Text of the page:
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February 23rd Anniversary Of First World War II Attack On U.S. Mainland: It Happened Near Goleta


February 23rd marks the anniversary of a forgotten day in U.S. history which put a South Coast community into headlines from coast to coast.

It’s the day when World War II came to the U.S. mainland, and it happened just west of Goleta.

It was the early days of World War II for the United States, less than three months after Japanese forces attacked Pearl Harbor.

The Japanese submarine I-17 surfaced off the coast of Ellwood just after 7 p.m. For about 20 minutes, the sub lobbed shots from a deck gun at the Ellwood oil facility, causing some minor damage. No one was hurt.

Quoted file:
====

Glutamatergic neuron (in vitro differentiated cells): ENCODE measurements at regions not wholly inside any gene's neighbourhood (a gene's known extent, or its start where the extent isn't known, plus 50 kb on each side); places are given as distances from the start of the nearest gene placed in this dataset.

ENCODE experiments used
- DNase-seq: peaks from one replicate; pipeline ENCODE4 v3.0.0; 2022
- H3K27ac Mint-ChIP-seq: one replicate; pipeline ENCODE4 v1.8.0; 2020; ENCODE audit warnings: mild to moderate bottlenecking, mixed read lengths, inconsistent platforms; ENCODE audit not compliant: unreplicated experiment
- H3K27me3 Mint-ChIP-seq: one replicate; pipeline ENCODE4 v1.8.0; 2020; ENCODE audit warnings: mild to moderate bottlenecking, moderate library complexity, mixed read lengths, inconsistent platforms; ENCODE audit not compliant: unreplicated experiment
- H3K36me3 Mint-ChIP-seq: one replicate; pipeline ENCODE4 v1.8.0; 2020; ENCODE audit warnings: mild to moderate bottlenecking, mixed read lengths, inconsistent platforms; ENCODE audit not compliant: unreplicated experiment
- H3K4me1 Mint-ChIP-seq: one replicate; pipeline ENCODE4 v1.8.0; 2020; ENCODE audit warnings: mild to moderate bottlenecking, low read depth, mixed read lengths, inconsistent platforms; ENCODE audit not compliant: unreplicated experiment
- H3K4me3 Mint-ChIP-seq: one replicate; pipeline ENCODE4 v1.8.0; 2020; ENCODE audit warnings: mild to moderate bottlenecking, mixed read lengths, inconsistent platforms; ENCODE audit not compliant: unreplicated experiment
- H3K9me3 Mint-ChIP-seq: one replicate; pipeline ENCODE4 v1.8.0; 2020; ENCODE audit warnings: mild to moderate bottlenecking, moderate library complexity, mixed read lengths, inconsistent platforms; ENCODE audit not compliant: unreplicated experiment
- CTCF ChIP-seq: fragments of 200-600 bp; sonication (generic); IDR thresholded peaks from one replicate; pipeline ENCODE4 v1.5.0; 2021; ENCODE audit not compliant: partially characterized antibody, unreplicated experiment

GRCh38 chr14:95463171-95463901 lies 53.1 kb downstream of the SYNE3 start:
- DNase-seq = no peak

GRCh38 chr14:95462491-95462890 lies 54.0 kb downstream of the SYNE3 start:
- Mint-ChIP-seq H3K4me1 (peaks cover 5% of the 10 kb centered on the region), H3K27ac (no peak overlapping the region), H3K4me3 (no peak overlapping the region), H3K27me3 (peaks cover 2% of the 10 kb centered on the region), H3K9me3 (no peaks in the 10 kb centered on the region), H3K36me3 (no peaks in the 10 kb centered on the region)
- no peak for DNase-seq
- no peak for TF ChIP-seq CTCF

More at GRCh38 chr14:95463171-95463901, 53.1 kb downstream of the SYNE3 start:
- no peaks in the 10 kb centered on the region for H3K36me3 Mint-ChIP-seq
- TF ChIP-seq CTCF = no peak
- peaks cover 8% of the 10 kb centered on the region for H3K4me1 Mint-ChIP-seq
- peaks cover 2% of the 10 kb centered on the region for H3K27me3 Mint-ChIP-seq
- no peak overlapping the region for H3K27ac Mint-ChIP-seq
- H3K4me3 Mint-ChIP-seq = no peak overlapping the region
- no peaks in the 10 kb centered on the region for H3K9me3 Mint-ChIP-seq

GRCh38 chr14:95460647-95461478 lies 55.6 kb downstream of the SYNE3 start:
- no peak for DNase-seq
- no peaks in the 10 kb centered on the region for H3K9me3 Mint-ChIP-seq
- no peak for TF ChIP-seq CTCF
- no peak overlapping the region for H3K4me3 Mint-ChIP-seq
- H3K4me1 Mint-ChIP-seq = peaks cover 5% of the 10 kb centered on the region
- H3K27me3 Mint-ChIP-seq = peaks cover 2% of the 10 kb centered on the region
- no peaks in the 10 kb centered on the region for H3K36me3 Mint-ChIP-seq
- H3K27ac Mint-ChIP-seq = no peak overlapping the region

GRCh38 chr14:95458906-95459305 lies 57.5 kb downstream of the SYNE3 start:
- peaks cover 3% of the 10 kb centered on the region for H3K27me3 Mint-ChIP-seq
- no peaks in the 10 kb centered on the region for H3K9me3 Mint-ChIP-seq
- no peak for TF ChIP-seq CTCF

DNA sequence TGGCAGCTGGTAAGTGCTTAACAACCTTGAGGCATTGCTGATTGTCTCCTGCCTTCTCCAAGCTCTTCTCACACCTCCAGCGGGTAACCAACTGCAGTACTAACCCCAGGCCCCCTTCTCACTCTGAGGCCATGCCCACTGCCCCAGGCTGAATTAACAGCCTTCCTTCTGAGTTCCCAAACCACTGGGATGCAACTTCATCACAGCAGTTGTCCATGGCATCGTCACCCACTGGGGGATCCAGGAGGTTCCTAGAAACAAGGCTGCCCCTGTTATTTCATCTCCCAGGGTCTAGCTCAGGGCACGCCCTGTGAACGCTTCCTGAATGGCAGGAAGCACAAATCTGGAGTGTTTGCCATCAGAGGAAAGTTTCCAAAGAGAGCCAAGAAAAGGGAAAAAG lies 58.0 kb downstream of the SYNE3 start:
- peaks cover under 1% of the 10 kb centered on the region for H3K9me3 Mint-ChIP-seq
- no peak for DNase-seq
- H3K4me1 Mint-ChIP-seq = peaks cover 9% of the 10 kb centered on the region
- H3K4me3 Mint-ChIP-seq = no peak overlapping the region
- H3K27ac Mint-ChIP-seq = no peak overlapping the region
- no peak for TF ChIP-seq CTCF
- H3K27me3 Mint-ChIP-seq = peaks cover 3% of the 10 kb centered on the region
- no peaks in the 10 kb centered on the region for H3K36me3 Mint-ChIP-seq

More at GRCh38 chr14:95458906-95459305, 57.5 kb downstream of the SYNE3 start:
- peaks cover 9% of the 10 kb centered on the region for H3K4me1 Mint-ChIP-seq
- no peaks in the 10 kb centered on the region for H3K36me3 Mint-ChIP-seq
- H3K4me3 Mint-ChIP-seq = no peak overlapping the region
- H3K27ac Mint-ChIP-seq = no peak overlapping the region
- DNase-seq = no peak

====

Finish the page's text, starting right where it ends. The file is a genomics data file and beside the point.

But, the shelling created fears of an invasion, and panic. The following night, anti-aircraft guns around Los Angeles opened fire after receiving reports of incoming aircraft. There were no attacking planes, just random gunfire from guns on the ground in what became known as the “Battle Of Los Angeles.”

However, during the first few months of the war, subs did sink or damage a handful of merchant ships off the West Coast.

Lance Orozco has been News Director of KCLU since 2001, providing award-winning coverage of some of the biggest news events in the region, including the Thomas and Woolsey brush fires, the deadly Montecito debris flow, the Borderline Bar and Grill attack, and Ronald Reagan's funeral. 
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